Top 10 NHL stories of 2015

With the Maple Leafs down 4-0 on the road against the Montreal Canadiens, someone in the crowd decides to show what they think of the teams play.

Looking back at the calendar year in NHL hockey affords a different and welcome perspective. Typically, we’re used to organizing seasons by starting in September and ending in June.

But a glance back at 2015 reveals a Stanley Cup winner, an entire summer, and a brand new season that brought with it a whole host of changes. Players got chased or traded out of town, off-ice issues had the hockey world looking within, while Steven Stamkos remains unsigned in Tampa.

Just think about where the Maple Leafs were in January versus now in December.

What did the year in NHL hockey look like in 2015? Here are the 10 biggest stories, from one winter to the next.

1. The Maple Leafs collapse

The first half of 2015 was perhaps the worst stretch for the Toronto Maple Leafs in a decade. The team was losing games badly, at one point dropping a contest with the Nashville Predators by a score of 9-2.

Fans were fed up and they began to throw their $200+ jerseys onto the ice at home (and away) games. It was a dark time for all involved but the home of the club, the Air Canada Centre, wouldn’t stand for the threaded protests. Three men were charged for their actions in a January incident. Don’t even get us started on “Salute-gate.”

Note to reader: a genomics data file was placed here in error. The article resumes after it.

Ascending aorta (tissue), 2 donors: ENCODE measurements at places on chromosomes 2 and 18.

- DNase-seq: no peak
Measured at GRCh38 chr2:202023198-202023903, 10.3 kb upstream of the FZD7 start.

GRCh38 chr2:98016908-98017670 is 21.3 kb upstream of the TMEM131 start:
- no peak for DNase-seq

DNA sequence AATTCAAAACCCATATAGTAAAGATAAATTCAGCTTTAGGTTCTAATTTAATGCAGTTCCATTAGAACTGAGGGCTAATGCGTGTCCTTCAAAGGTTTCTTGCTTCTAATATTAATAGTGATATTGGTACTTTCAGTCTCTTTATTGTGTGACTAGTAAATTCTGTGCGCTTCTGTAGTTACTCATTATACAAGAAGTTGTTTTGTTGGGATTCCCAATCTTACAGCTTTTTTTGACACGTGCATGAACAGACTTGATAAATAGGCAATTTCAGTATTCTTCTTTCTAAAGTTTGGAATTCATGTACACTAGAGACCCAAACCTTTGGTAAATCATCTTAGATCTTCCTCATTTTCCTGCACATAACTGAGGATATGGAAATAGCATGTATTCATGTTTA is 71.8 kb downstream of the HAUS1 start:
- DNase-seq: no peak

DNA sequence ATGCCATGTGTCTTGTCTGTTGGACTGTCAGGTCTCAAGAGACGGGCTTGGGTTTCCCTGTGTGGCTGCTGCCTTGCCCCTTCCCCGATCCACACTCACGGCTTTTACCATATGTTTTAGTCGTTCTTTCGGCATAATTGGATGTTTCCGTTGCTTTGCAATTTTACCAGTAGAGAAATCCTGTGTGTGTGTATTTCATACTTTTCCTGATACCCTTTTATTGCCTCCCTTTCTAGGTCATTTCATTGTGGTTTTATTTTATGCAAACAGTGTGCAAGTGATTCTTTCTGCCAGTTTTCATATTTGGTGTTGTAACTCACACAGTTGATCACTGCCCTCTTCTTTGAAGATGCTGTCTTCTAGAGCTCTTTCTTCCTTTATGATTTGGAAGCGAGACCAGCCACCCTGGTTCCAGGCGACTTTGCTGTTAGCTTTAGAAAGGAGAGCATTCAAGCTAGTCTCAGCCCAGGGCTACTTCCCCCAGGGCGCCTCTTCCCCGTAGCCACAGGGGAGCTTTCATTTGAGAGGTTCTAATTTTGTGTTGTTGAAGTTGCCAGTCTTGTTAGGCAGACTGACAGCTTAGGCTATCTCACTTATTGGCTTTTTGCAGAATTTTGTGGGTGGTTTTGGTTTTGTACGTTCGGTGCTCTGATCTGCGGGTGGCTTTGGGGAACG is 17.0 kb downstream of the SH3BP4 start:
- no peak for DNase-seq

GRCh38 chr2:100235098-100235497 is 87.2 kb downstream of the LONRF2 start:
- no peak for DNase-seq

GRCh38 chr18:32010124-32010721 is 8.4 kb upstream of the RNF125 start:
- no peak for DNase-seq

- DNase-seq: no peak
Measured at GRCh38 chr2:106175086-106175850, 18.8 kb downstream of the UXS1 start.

Read the full story here: Charges laid for Maple Leafs jersey thrown on ice

2. Evander Kane‘s exit out of Winnipeg

It started with a track suit in the shower and ended with a trade to Buffalo. Evander Kane’s exit from Winnipeg was well documented and right in the middle of the saga was this report from Sportsnet’s Chris Johnston.

After Kane had been deemed a scratch for a game against the Vancouver Canucks, it was reported that he had in fact missed a team meeting and was not on the team bus prior to the tilt. Efforts made to reach Kane by phone were unsuccessful until an hour before puck drop.

Read the full story here: “Kane skipped game after incident with teammates”
Bonus big read: Evander Kane: Problem Child?

3. Former NHLer Steve Montador dies at age 35

The hockey world faced another death in the family in 2015 when 35-year-old Steve Montador passed away in February.

The former defenceman suffered several concussions over the coure of his career and in 2013 he spoke openly about his bouts with depression. The story re-opened discussions around player safety and the well-being of retirees, prompting his friend Dan Carcillo to speak out on his behalf in a video for The Players’ Tribune.

“He did a lot for the union on our team, and then league-wide. He was friendly with everybody and a great teammate,” said Blackhawks forward Patrick Sharp at the time.

In December, Montador’s family filed a suit against the NHL, alleging the league collected data on concussions as far back as 1997 but failed to warn Montador about the dangers.

Read the full story here: Former NHLer Steve Montador dead at age 35

4. Oilers win draft lottery again, select Connor McDavid

Connor McDavid, the consensus No. 1 draft choice ahead of the 2015 entry draft, was going to change the fortunes of whichever team selected him. Stop us, Edmonton Oilers fans, if you’ve heard this line before. While the Buffalo Sabres and Arizona Coyotes finished 30th and 29th respectively in 2014-15, it was the Oilers who won the lottery and drafted the wünderkind, making McDavid their fourth No. 1 overall draft choice in the past six years.

Read the full story here: Oilers win NHL draft lottery, right to McDavid

5. Maple Leafs lure head coach Mike Babcock

The biggest free agent in the NHL in 2015 was a coach with a Stanley Cup and two gold medals to his name. Mike Babcock chose the Toronto Maple Leafs over all other suitors thanks to a strong pitch from president Shanahan.